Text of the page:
As an Orthodox Jew participating in evangelical Christian prayer and activities, Dr. Faydra Shapiro has had some strange, even awkward moments.
But as the founding director of the Center for Studies in Jewish-Christian Relations at the Max Stern Yezreel Valley College in Israel, the religious studies professor’s ultimate goal is to gain a deeper understanding, from the inside, of evangelical Christian love for Israel. In her new book, Christian Zionism: Navigating the Jewish-Christian Border (Cascade Books), Shapiro, who was raised in Canada, explores how evangelicals in Israel interact with Jews, the social services they provide, and even what it is like being an “unbeliever” at a Christian event.
Shapiro will speak at Congregation Agudath Israel of West Essex in Caldwell during Shabbat morning services on Saturday, Jan. 16. She spoke with NJJN in advance of her appearance.
NJJN: Is there a quid pro quo in embracing the Christian evangelical love for Israel? That is, are Jews expected to go easy on other issues because they are our allies on Israel?
Shapiro: I don’t think that’s the case. Conservative Christians are undoubtedly perplexed by liberal Jews and their values and voting patterns. But it’s just accepted, however sadly, as a case where Jews are not in touch with their true nature and destiny. There’s no doubt that Christian Zionists would love for Jews to be more conservative, which in their eyes would be “more Jewish,” as they understand it.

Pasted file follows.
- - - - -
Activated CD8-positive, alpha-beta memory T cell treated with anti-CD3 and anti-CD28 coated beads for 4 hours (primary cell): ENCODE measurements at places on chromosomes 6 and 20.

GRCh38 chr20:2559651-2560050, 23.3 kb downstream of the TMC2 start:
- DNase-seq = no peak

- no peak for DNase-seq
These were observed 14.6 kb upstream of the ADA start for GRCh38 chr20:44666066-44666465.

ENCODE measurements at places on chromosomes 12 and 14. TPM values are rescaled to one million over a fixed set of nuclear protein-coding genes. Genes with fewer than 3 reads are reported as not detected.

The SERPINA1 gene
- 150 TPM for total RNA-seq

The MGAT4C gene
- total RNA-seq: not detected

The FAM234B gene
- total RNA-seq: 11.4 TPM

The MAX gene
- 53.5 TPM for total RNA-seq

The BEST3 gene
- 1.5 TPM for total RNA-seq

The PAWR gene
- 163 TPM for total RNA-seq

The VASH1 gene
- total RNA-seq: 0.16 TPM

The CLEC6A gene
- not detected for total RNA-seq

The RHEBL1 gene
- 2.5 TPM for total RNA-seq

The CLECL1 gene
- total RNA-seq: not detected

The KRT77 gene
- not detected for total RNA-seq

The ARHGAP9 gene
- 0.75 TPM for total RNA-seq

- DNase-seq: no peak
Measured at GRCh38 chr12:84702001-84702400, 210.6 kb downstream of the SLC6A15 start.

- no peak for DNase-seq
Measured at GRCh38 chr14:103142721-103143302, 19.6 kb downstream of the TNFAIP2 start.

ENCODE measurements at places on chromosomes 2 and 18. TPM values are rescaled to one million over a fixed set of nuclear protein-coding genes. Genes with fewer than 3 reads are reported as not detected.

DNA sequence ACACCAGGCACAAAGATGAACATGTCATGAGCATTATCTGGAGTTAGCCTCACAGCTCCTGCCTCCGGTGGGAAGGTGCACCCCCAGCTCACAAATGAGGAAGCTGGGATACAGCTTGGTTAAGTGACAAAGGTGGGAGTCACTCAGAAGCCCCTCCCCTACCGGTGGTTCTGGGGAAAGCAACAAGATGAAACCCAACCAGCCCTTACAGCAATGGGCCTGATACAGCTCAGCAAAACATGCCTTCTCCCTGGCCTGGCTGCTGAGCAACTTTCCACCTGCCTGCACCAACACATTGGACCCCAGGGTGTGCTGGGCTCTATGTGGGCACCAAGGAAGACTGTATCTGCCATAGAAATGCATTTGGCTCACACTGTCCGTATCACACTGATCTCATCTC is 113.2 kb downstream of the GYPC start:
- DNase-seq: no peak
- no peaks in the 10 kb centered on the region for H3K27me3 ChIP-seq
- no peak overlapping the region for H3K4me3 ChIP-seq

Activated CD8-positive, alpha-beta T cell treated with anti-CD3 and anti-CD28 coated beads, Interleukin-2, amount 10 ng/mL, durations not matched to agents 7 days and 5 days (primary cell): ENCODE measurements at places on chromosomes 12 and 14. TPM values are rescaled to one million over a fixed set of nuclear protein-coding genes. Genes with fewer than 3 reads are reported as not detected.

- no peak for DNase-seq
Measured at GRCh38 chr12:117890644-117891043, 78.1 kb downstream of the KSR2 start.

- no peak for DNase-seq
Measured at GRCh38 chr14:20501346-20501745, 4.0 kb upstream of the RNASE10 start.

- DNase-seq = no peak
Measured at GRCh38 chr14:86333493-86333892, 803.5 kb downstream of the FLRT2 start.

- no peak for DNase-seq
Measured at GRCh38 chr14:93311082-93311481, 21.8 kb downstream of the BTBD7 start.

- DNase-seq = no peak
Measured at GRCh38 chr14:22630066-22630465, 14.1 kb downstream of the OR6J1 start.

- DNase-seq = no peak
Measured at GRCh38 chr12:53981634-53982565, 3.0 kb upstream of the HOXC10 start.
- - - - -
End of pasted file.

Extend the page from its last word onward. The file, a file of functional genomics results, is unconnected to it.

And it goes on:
NJJN: What about the notion that some of these groups do at some level proselytize?
Shapiro: Some of these groups do indeed proselytize directly, or indirectly support individuals and organizations that do so.
NJJN: As interesting as your book is, isn’t the Christian evangelical issue old news? Haven’t we moved on from worrying about the meaning of their support and simply accepted it?
Shapiro: First, the book isn’t meant to be “breaking news”; it’s meant to provide some deeper understanding of a current phenomenon. It’s also not in any sense meant to be an answer to “Should we accept Christian support,” but rather to understand in a more nuanced way some of the implications for Jewish-Christian relations.
Most important, though — taking Christian support for Israel for granted would be a mistake. The younger generation of evangelical Christians is nowhere near as pro-Israel as their parents. In fact I’m on my way now to speak at a CAMERA conference in Los Angeles on the very topic of threats to the evangelical-Jewish friendship.
NJJN: Is this entire issue low-hanging fruit — that is, isn’t the more pressing issue Muslim-Jewish relationships?
Shapiro: Low-hanging fruit? I’d urge us not to think that what might be obvious in New Jersey is to be taken for granted in other parts of North America or the world. I work with Western Christians all the time who have never met a Jew, and Jewish Israelis who have never met a Christian. Don’t get me wrong — I do think that Muslim-Jewish relationships are important. But there are many reasons that Jewish-Christian relations are of critical importance, not the least of which is the fact that Israel’s staunchest supporters and most ardent critics are to be found in the Christian world.
NJJN: Are there lessons from this book and/or your experiences that could carry over into Muslim/Jewish relations?
Shapiro: We need to be less fearful of one another, and of engaging with religious difference, generally. We need to develop the guts and the skills to have difficult conversations, and the spaces in which to have them. And finally, we need to be able to sometimes vehemently disagree, but to do so in a civilized manner.